Next Article in Journal
Image Thresholding Improves 3-Dimensional Convolutional Neural Network Diagnosis of Different Acute Brain Hemorrhages on Computed Tomography Scans
Next Article in Special Issue
Dry Electrode-Based Body Fat Estimation System with Anthropometric Data for Use in a Wearable Device
Previous Article in Journal
Aircraft Pose Estimation Based on Geometry Structure Features and Line Correspondences
Previous Article in Special Issue
LightSit: An Unobtrusive Health-Promoting System for Relaxation and Fitness Microbreaks at Work
Open AccessReview

Peer-Review Record

Smartphone Sensors for Health Monitoring and Diagnosis

Reviewer 1: Anonymous
Reviewer 2: Anonymous
Sensors 2019, 19(9), 2164;
Received: 29 March 2019 / Revised: 27 April 2019 / Accepted: 30 April 2019 / Published: 9 May 2019
(This article belongs to the collection Wearable and Unobtrusive Monitoring Systems)

Round 1

Reviewer 1 Report

The work presented in your paper presents a comprehensive and exhaustive review concerning the application of smartphones for health monitoring, which is a timely research subject, plenty of interest.

With the aim of helping you to enhance your paper, I propose to you some suggestions:

The title of your article is “Embedded Sensors in Smartphones for Remote Health Monitoring”. However, in my opinion, you do not provide enough technical details (technology, power consumption, performances) concerning the sensors that are embedded in the smartphones. I agree that manufacturers do not easily offer detailed information about their products, and it is not always easy to find this information elsewhere. Perhaps, in this case, the title of the paper should be simply “Smartphones for Remote Health Monitoring”.

I think that the section Regulatory Policies is very pertinent, mainly in the context of sensible topics such as the employ of general public technologies in the health domain. However, the presented information can be improved by including not only the European and American policies, but also other policies all around the world (in example, Japan, China, Canada…). In its current state, it seems that this section only offers a comparison to stablish what policy, European or American, is the best.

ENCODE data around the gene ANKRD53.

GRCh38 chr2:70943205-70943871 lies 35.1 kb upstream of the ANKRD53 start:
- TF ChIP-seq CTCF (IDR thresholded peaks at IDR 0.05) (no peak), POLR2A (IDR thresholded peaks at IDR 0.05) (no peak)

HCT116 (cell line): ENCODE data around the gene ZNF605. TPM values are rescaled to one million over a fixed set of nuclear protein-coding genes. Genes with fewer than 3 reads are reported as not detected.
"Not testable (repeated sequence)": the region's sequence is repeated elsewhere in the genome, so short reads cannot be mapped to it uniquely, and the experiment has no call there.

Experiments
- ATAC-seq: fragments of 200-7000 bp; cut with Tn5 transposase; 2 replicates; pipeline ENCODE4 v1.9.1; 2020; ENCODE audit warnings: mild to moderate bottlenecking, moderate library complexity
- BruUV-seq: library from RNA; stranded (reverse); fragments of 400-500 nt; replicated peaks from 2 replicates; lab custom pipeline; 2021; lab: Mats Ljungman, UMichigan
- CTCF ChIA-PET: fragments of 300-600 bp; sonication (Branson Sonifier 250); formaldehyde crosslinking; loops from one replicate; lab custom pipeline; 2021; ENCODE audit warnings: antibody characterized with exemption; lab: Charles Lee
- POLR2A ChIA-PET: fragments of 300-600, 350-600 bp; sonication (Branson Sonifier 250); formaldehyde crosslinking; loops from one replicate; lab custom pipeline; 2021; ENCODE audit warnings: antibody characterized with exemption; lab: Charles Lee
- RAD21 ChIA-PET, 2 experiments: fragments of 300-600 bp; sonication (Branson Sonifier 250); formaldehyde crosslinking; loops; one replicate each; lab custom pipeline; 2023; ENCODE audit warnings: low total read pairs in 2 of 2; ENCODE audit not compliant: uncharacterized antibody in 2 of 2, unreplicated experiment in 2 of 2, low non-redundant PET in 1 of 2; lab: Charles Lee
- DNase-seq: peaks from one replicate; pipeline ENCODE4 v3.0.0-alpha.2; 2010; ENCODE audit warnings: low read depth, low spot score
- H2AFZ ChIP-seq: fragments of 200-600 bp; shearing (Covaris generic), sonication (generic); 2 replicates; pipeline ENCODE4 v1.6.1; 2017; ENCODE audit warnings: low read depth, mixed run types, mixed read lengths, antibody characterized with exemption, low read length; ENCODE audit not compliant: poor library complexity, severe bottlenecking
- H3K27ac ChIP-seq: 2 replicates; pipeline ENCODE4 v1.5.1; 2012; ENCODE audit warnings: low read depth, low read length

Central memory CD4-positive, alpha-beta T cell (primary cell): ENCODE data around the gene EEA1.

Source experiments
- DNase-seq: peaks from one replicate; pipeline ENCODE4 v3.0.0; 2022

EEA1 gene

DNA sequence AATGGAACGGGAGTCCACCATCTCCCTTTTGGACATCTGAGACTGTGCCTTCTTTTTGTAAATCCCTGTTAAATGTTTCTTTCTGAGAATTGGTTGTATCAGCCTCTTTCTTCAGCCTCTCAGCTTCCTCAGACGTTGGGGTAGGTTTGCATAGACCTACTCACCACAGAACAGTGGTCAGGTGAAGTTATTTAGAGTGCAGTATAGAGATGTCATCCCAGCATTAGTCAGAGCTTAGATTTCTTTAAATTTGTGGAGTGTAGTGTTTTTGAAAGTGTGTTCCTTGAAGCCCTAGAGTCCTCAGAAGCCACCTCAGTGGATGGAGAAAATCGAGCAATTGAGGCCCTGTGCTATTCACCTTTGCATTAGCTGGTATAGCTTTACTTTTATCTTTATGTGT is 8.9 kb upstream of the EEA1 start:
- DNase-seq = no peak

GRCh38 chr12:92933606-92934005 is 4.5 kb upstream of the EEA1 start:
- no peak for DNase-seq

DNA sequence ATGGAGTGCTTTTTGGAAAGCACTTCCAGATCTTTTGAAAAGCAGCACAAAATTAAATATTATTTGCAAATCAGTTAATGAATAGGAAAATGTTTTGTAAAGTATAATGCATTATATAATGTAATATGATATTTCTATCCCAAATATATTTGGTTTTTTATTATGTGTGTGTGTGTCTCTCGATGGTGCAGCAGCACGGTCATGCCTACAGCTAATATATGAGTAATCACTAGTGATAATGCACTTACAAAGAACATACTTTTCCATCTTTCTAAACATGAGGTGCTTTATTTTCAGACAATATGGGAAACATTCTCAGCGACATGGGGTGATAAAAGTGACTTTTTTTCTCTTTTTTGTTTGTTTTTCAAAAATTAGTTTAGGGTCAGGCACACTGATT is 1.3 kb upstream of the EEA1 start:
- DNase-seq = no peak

Finally, in Table 4, it is not cleat what does “Sub” mean. This is the same for the α, ω, and φ angles: are they the same for all presented sensors and for all smartphone models?

Author Response

Please see word file 
2019Apr27 Smartphone-sensors for Health Monitoring & Diagnosis.docx

Author Response File: Author Response.docx

Reviewer 2 Report

The paper is an extensive survey on the use of the (many) embedded sensors of smartphones for remote health monitoring.

It is an important and relevant topic, as properly explained by the authors, because of the evolution of demography, with a world population living longer. Indeed, in many countries, increase of life expectancy is demanding extra resources to healthcare services and alike. The topic of the paper is also clearly within the scope of Sensors.

The paper is properly organized, with a proper introduction (section 1), a thorough timeline of the smartphone evolution (section 2), description of smartphone sensors for health monitoring (section 3), regulatory policies (section 4) and conclusions (section 5). I find Section 4 - "Regulatory policies" particularly important and interesting, as this topic is often neglected in scientific publications, although it is of the utmost importance when dealing with health. 

Topics are thoroughly covered, with relevant papers and projects properly cited and described. The paper is also well written, without issues regarding the text.

Regarding the health areas reviewed by the paper and that can benefit from the embedded sensors of smartphones, an important was left out: hearing. Considering that i) hearing impairment or, at least, reduction of the hearing function is a frequent health problem of senior citizens (and of other citizens), and ii) smartphones are particularly well equipped to deal with sound, it is a mandatory area for a survey paper. Note that some commercial solutions based on smartphones/tablets already exist for assessing hearing loss. For example, companies dealing with hearing loss/impairment uses APP for assessing hearing and promote their hearing-aid devices. I've seen special (simple) kiosks that rely on tablets providing hearing assessment tests. The tests are performed through an APP and some special (of good quality) in-ear headphones, without requiring the presence of a specialist (some are done in drugstore). The hearing assessment is performed by either by the APP which can or not be connected to a remote server, with the APP used to trigger the hearing tests and collect results. 

In my opinion, a survey paper focusing on the use of embedded smartphone sensors for remote health monitoring needs to include the assessment of hearing.  So the question is: Is there any sound reason for not including hearing in the paper? 

This is the only issue why I am requesting a major review. 

Minor observation: "Sub" should be identified as "Number of subjects" in the footnote that exists in page 22.

Author Response

Please see word file
2019Apr27 Smartphone-sensors for Health Monitoring & Diagnosis.docx

Author Response File: Author Response.docx

Round 2

Reviewer 2 Report

The authors have addressed all the issues pointed out in the 1st review. Congratulations to the authors for i) writing such a comprehensive paper and ii) address the issues pointed out in review 1 in a very timely manner.

Sensors EISSN 1424-8220 Published by MDPI AG, Basel, Switzerland RSS E-Mail Table of Contents Alert
Back to Top